The induction of DNA damage by radiotherapy in cancer is commonplace in current treatment regimes [34]. Recent evidence suggests that senescence is frequently induced after radiation exposure [4,48,49]. Through the examination of colon tumours and normal tissues pre and post radiotherapy from publicly available data, we aimed to gain a further understanding of the individual roles of DAS and mSS signalling in this process. As well as observing a general increase in senescence signalling post radiation exposure concurrent with the literature, we have shown that secretory senescence signalling is not induced by radiotherapy in colon adenocarcinoma, while there is a trend in favour of an increase in DAS signalling in these samples. To our knowledge, this distinction has not previously been made. The scoring method allows us to measure senescence and to form hypotheses on the effect of modulating the response, for example lower mSS signalling in adenocarcinoma post-radiotherapy may present important opportunities for immune activating adjuvant therapies through the activation of secretory senescence signalling in tumours of patients receiving radiotherapy. In addition the observation that cancer cells express senescence markers, but are able to continue proliferating suggests that there is a threshold level of expression for senescence to occur or that key effector molecules are not present. At present this threshold level is unknown, however the differential levels of senescence seen in tumours compared to normal tissues could suggest that tumours are closer to senescing than their normal counterparts and therefore may signify a therapeutic window, which could be exploited. These hypotheses can now be tested experimentally.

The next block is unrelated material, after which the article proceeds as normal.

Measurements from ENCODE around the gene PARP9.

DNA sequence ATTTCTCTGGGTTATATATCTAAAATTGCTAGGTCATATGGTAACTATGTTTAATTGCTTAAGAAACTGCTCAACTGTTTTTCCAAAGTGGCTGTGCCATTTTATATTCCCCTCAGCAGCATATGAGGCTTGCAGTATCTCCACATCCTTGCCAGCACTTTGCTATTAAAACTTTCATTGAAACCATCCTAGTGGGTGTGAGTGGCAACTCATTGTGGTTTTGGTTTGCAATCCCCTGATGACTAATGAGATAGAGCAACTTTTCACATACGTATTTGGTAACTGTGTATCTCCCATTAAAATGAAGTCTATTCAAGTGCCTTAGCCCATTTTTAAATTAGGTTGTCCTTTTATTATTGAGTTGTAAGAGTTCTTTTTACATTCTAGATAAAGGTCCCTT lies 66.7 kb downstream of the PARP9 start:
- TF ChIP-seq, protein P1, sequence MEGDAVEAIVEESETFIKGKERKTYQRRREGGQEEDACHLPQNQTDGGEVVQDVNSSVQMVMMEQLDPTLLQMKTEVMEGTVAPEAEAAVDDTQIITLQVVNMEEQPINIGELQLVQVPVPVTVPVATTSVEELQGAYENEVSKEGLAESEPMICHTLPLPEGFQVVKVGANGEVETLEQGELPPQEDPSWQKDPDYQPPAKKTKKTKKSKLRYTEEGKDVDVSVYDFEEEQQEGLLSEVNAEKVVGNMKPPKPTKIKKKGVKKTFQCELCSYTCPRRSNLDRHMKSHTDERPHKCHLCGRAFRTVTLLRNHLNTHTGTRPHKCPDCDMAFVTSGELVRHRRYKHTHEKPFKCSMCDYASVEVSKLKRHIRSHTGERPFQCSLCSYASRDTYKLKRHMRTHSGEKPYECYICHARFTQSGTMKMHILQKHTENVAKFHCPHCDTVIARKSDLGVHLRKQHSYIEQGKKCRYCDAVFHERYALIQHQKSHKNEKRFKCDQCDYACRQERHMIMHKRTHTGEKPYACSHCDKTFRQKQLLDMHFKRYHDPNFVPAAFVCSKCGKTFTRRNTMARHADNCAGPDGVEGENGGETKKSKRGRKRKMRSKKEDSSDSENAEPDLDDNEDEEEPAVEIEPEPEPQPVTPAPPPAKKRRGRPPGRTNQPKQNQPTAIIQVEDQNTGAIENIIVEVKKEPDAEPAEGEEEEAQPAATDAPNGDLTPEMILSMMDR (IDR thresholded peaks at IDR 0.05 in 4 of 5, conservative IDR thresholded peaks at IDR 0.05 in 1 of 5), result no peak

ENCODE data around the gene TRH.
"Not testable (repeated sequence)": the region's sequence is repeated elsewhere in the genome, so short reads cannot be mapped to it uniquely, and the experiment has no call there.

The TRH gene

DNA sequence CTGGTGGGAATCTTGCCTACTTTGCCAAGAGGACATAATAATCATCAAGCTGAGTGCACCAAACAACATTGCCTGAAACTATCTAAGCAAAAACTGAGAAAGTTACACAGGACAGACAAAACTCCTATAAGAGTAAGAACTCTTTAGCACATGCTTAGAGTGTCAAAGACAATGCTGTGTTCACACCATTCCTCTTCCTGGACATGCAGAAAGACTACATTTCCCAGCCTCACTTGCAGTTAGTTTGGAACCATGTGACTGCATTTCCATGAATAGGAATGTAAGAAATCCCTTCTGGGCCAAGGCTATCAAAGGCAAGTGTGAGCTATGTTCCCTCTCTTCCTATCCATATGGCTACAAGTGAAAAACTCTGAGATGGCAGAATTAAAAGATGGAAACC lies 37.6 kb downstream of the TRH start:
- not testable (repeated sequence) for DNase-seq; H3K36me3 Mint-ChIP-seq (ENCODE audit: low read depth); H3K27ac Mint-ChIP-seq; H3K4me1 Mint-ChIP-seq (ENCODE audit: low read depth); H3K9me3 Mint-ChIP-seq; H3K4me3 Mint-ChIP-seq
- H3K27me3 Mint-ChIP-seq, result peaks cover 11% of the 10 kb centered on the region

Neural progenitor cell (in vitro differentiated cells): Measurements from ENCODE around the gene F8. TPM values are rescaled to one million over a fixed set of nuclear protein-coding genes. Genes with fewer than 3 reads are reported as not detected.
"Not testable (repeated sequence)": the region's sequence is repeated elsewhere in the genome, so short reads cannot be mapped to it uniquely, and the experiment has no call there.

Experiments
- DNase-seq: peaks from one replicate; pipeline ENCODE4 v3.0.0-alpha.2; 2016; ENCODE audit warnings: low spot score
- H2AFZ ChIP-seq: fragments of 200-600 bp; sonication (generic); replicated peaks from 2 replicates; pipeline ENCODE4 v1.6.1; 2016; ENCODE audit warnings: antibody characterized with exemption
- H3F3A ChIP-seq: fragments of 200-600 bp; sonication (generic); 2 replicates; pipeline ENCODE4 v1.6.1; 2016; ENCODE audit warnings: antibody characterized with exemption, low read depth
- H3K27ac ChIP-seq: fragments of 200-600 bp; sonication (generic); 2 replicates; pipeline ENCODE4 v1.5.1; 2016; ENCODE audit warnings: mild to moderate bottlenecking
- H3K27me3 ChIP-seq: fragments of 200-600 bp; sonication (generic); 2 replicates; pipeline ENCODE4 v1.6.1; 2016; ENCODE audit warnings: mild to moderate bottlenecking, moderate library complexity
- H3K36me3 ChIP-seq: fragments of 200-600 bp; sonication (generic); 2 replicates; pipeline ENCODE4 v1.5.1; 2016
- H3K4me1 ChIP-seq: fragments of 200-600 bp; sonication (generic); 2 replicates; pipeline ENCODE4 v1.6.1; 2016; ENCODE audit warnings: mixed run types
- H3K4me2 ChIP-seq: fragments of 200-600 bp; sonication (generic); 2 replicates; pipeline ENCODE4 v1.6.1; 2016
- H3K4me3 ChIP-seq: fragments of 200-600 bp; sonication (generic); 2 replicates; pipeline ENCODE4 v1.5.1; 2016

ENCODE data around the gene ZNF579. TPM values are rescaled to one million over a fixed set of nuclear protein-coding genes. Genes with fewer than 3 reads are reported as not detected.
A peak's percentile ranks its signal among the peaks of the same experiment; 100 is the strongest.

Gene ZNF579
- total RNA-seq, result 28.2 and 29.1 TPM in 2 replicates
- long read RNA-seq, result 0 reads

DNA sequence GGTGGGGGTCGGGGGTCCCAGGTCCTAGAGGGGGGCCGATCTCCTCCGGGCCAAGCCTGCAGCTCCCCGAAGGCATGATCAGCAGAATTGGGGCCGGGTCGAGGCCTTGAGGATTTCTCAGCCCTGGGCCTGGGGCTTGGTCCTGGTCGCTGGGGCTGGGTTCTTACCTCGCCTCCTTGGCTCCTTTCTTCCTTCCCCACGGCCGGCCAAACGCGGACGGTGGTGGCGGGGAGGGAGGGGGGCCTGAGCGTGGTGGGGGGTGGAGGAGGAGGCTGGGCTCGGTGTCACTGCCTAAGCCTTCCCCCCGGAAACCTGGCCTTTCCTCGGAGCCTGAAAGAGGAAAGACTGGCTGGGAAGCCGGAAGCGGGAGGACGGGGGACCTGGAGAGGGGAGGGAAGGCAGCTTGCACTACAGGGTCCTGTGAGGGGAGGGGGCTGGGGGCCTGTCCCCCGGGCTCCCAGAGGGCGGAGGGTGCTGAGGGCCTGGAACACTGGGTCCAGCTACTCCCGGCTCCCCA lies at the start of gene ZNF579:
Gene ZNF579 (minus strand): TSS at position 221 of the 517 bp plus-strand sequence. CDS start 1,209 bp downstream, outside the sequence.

We next applied the scoring to a gene expression dataset comprising doxorubicin or 5-FU treatments of the breast cancer cell lines ZR-75-1, ME16C, and MCF7 [25]. Here again we found increased representation of all biomarkers, consistent with the emerging concept of drug-induced accelerated senescence. The scoring system therefore also reported increased senescence in a second therapeutic intervention scenario. In contrast with the radiotherapeutic context, both DAS and mSS subsystems were induced by drug treatments although induced DAS signalling still predominated. The distinction between the levels of mSS and DAS in response to the two treatment types, to our knowledge, has not previously been documented.